Navigation Links
Black patients with hypertension not prescribed diuretics enough
Date:1/22/2013

NEW YORK (January 22, 2013) -- A research study of more than 600 black patients with uncontrolled hypertension found that less than half were prescribed a diuretic drug with proven benefit that costs just pennies a day, report researchers at Weill Cornell Medical College and the Visiting Nurse Service of New York's (VNSNY) Center for Home Care Policy and Research. The researchers say these new findings should be taken as a serious wake-up call for physicians who treat black patients with hypertension.

Their study, reported in the American Journal of Hypertension, found that the patients in the study who used the common diuretic drugs had, on average, lower blood pressure (both systolic and diastolic) than the patients who did not receive them.

"We were surprised to find that this beneficial and low-cost drug was not being prescribed for more patients who would benefit from it," says the study's lead investigator, Dr. Linda Gerber, a professor of public health and director of the Biostatistics and Research Methodology Core at Weill Cornell Medical College.

Many previous studies have shown that diuretics are particularly helpful in black patients with hypertension and should be used as first or second-line treatment -- findings that have been written into treatment guidelines. Also, several recent clinical trials have reported that newer classes of agents are not superior to the older diuretic agents, especially in blacks. Newer drugs for hypertension include angiotensin-converting enzyme inhibitors (ACEs), angiotensin-receptor blockers (ARBs) and calcium-channel blockers (CCBs).

"Yet, we find that physicians are not using the drugs as they should in a population that is especially hard hit by high blood pressure, and who suffer greater prevalence, severity, organ damage and mortality from the disease compared to other groups," says Dr. Gerber, who is also a professor of epidemiology in medicine at Weill Cornell.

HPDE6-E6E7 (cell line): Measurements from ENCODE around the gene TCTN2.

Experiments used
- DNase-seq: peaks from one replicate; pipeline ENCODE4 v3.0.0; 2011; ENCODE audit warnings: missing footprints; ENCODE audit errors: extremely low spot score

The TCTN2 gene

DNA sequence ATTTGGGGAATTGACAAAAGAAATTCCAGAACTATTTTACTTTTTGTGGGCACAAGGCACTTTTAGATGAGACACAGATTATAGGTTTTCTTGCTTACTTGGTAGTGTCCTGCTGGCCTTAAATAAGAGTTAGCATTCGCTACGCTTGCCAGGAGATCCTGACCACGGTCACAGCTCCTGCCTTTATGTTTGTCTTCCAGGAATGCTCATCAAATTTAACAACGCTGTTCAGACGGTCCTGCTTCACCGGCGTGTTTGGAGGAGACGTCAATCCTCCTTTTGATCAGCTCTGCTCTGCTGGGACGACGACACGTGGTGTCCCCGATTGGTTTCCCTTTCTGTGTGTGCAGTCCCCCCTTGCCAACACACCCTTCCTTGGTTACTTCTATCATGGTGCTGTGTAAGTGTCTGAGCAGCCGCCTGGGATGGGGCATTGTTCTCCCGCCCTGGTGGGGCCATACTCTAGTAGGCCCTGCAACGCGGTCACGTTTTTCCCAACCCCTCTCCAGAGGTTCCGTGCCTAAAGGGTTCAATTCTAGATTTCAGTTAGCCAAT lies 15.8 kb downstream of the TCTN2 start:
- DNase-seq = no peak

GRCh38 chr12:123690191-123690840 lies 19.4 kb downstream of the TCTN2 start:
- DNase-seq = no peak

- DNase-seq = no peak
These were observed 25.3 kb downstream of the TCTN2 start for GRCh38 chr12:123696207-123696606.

While Dr. Gerber did not speculate on why this phenomenon is occurring since doctors were not interviewed as part of this research, study co-author, Dr. Samuel Mann, a professor of clinical medicine at Weill Cornell and a hypertension specialist at the Hypertension Center of NewYork-Presbyterian HospitalWeill Cornell Medical Center, has some theories.

"Guidelines are not rules and they are not enforceable, and some physicians may worry about potential side effects of diuretics -- which, although not uncommon, are not a major problem. And in patients with uncontrolled hypertension, the benefit of treating with a diuretic far outweighs the risk of side effects that are generally very manageable," says Dr. Mann. "Also, newer drugs are promoted much more aggressively than diuretics. However, many studies show that diuretics work very well, particularly in black patients, so between their effectiveness and low cost, their use should be a no-brainer."

The Weill Cornell research team worked in close collaboration with researchers from the VNSNY Center for Home Care Policy and Research, who received funding support from the National Heart, Lung and Blood Institute (NHLBI) to seek ways to improve hypertension management and outcomes. 658 black patients receiving home care were enrolled in the study; all had uncontrolled hypertension defined as 140/90 or above (130/80 or above if they were diabetic). Although the patients were receiving post-acute care from a single health organization, their prescribing providers came from a wide variety of medical settings.

"Communicating effectively with patients' physicians and persuading them to review the medications of patients with uncontrolled hypertension is an ongoing challenge for home care nurses," says study co-author Dr. Penny Feldman, director of the VNSNY Center for Home Care Policy and Research and senior vice president for Research and Evaluation at VNSNY. "Our study shows that close monitoring of patient medications can help identify inconsistencies and divergence from current approved medical guidelines and make inroads to help improve the health and quality of life of black patients with hypertension."